Insider Blog

Where LTL dock operations can improve shipper/carrier relations

Defining functions, roles and cross-dock operations

The dock is where the needs of shippers and the abilities of carriers come face-to-face. As the place where freight gets loaded and unloaded, smooth operations at the dock are essential to LTL efficiency.

Typically, a dock is where LTL freight gets moved from one truck to another. Cross-docking is the act of moving freight from one vehicle to another without storing it at the dock. At some docks, freight can be stored before being loaded onto the next vehicle. Speed, efficiency and safety are some of the primary concerns on an LTL dock.

Some of the actions commonly performed on the dock at an LTL terminal are:

  • Identifying the freight on a trailer that needs to be moved
  • Determining where that freight should go
  • Loading freight onto the next trailer
  • Loading a trailer so that it can be efficiently unloaded at its next dock or destination (i.e., loading larger freight near the nose of a truck if it doesn’t need to be transferred at the next dock)
  • Identifying discrepancies (shipper error can lead to a mismatch between what’s listed on the bill of lading and the actual freight on a trailer)
  • Re-rating freight as necessary

In a recent SMC³ LTL Online Education exclusive LTL202 hybrid session “LTL Operations from Dock to Stock”, Dave Millea, Service Center Director at Averitt Express, and Jeff Royster, Director of Business Development at SMC³, discussed the basics of dock operations and how they’ve changed as technology has advanced. “Everything was pretty manual back when I started in the industry,” said Royster. “Even the routing was manual for cross-docking – someone had to manually route which door that shipment was going to.”

How new technology is enhancing LTL dock operations

LTL priorities haven’t changed much – it’s still about moving freight where it needs to go quickly – but the way dock operations can be performed has advanced significantly, and technology underpins today’s dock operations. Freight handlers, material handlers and warehouse workers now have tools that are meant to increase the efficiency and accuracy of dock operations.

From the driver’s electronic logging device (ELD) to travel copies of the manifest for dock associates to leadership’s top-down visibility, there’s an intricate web of information and instructions guiding and tracing freight as it makes its way through the terminal. Dock operations rely on devices and systems that let associates and leaders anticipate, handle and route freight where it belongs from the moment a driver arrives – or even before they get there.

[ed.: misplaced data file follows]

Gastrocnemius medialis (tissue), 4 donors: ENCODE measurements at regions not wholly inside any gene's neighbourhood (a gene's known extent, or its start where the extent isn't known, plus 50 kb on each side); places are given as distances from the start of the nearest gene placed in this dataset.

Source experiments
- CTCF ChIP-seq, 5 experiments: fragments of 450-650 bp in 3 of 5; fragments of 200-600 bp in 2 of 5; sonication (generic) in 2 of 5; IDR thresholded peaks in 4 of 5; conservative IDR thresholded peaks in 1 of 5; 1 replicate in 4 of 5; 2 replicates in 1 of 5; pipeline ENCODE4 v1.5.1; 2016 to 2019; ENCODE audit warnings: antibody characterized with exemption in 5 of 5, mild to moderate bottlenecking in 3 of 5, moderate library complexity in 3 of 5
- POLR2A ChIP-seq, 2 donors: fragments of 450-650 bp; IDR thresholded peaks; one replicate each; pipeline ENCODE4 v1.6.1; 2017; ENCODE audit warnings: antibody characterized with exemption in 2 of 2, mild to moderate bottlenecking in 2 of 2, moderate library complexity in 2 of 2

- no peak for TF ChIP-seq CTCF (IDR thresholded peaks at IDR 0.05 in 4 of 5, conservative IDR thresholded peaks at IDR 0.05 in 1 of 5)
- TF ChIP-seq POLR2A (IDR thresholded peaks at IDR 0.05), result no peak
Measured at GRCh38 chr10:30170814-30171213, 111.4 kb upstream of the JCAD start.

Millea and Royster even discussed electronic bills of lading (eBOLs) as an incoming tool that could increase operational efficiency even further on the dock. LTL APIs are making it easier to transmit the information on an eBOL, which inches LTL closer to the reality of a uniform bill of lading. “Shippers want it,” Royster said.

Tools and practices to enable better shipper/carrier relations

While modern tools are poised to help LTL docks run better, many of the challenges of dock operations aren’t due to technological limitations. Labeling, packaging, P&D delays, promptness of information – these are some of the factors of LTL efficiency that become clearest on the dock, and they are prone to human error.

“So many shippers don’t know the class of their freight today,” Royster said. “They can’t always accurately describe the class to the carrier, so you’re seeing more and more reclassifications on carriers’ docks.” He added that the carrier side of LTL is adopting technology like freight dimensioners to rerate freight and account for factors that affect efficiency.

These are also the hiccups that Millea and Royster said underscore a need for stronger partnerships between carriers and shippers. Pickups sooner in the day give carriers more time to process freight and reduce potential for damages and misloads; proper labeling makes dock operations run smoother. With those factors out of the way, shippers and carriers can start to create healthy business relationships.

Millea said Averitt is a case study in building partnerships with shippers: “We want that relationship – a two-way street,” he said. “We’ve had customers who’ve walked away because of pricing, and shortly, they’ll come back to us.”

“I see stronger relationships and partnerships today, between shippers and carriers, than I did 25 years ago,” Royster said. “Back in the day, if one carrier had one percent better discount than another carrier, then typically, that carrier would get the business.”

Now, it’s more about developing strategic partnerships, including visits to carrier docks. “That starts the collaboration process,” Royster said, “where you start talking about how we can improve efficiencies on both sides.”

Want to know more about enabling smarter, smoother communication between shippers and carriers for better transit, dock operations and LTL freight? Take a look at SMC³’s LTL APIs for shippers, carriers, 3PLs and technology providers.

As part of this cutting-edge hybrid learning curriculum, students will have an opportunity to hear weekly from industry experts and work through a self-paced curriculum of emerging industry topics. You can learn more about this course and other courses on the schedule here.

Subscribe to the Insider Blog

Categories: LTL, Technology